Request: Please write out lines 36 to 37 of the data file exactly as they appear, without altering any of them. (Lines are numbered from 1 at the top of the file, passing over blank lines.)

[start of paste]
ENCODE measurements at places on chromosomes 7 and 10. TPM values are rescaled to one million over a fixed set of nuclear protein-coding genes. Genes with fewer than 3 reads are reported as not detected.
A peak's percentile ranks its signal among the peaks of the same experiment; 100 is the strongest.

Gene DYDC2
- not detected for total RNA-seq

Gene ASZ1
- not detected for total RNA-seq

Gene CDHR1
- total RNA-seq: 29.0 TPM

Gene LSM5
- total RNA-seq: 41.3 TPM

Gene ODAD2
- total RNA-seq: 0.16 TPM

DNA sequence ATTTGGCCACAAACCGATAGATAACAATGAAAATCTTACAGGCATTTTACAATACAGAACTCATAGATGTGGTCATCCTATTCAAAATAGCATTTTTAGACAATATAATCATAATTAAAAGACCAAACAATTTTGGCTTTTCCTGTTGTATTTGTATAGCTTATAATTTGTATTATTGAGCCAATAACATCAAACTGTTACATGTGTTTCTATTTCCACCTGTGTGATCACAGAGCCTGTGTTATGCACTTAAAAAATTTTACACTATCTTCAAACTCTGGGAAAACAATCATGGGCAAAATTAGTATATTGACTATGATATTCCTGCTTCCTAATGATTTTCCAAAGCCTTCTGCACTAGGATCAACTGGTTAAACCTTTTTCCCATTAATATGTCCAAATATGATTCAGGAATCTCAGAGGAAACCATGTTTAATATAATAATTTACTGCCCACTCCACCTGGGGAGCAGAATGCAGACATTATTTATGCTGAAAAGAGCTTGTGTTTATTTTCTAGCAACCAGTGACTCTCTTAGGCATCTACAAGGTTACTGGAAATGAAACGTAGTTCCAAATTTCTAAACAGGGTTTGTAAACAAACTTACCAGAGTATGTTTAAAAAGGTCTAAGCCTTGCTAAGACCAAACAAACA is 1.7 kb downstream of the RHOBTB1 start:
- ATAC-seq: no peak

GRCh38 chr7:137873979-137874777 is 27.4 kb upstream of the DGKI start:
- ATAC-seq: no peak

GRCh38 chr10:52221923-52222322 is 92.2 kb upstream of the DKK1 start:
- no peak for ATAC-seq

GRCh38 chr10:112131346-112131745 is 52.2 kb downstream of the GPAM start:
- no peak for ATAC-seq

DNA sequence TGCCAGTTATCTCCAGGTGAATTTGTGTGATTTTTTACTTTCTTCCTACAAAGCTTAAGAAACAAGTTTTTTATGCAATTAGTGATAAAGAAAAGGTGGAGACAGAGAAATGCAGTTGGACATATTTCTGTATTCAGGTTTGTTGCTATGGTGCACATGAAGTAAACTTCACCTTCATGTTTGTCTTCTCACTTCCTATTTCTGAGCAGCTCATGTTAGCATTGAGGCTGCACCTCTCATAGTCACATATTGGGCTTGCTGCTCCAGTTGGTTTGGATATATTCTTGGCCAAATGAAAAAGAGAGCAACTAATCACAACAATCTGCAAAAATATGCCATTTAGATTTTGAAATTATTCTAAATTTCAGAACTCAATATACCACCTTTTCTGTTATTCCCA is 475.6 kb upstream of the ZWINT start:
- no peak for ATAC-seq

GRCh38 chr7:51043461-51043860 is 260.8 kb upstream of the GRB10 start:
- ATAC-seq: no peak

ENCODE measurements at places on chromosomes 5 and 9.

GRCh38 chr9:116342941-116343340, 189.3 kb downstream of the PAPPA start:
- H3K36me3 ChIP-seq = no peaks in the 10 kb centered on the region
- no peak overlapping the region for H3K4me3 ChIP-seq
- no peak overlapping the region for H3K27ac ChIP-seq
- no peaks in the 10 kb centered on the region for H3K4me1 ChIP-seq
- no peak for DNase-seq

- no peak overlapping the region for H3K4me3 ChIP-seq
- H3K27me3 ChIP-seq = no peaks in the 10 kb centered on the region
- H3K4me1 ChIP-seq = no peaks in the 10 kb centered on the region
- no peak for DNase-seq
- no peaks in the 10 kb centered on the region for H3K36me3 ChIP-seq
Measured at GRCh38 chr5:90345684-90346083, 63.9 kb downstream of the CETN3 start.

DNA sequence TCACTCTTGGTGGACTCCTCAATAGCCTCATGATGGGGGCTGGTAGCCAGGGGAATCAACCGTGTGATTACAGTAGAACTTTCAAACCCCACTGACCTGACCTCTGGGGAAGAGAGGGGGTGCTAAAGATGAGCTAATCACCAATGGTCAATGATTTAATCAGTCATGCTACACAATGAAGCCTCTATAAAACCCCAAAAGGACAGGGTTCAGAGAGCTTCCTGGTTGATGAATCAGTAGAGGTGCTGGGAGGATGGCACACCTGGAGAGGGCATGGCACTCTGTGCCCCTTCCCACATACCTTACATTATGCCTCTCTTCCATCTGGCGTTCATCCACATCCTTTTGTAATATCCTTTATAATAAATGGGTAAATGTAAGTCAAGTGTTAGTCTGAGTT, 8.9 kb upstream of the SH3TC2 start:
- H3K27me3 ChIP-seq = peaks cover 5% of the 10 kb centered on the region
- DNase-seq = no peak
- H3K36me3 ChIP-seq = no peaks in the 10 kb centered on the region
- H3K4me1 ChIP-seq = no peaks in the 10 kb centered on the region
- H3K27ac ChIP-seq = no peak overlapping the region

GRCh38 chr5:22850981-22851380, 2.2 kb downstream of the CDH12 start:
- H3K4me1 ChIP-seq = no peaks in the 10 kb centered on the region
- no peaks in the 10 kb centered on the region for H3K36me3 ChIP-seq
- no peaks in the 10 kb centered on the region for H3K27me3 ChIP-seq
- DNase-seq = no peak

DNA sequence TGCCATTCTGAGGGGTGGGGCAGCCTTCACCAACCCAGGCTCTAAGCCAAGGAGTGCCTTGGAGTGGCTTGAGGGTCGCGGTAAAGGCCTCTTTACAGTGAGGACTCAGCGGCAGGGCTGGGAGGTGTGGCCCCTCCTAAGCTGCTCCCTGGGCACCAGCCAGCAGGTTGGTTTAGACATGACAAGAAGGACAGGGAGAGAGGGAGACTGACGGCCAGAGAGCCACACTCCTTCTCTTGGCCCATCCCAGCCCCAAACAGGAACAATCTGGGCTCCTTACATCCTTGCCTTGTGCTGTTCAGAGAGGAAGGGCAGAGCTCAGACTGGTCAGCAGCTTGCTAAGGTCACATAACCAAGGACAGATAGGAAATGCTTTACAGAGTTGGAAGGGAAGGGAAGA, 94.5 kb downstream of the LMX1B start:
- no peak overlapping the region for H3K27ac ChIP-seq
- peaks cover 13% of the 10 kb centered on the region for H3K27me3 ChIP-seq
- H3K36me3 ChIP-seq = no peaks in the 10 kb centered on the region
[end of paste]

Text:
- no peaks in the 10 kb centered on the region for H3K36me3 ChIP-seq
Measured at GRCh38 chr5:90345684-90346083, 63.9 kb downstream of the CETN3 start.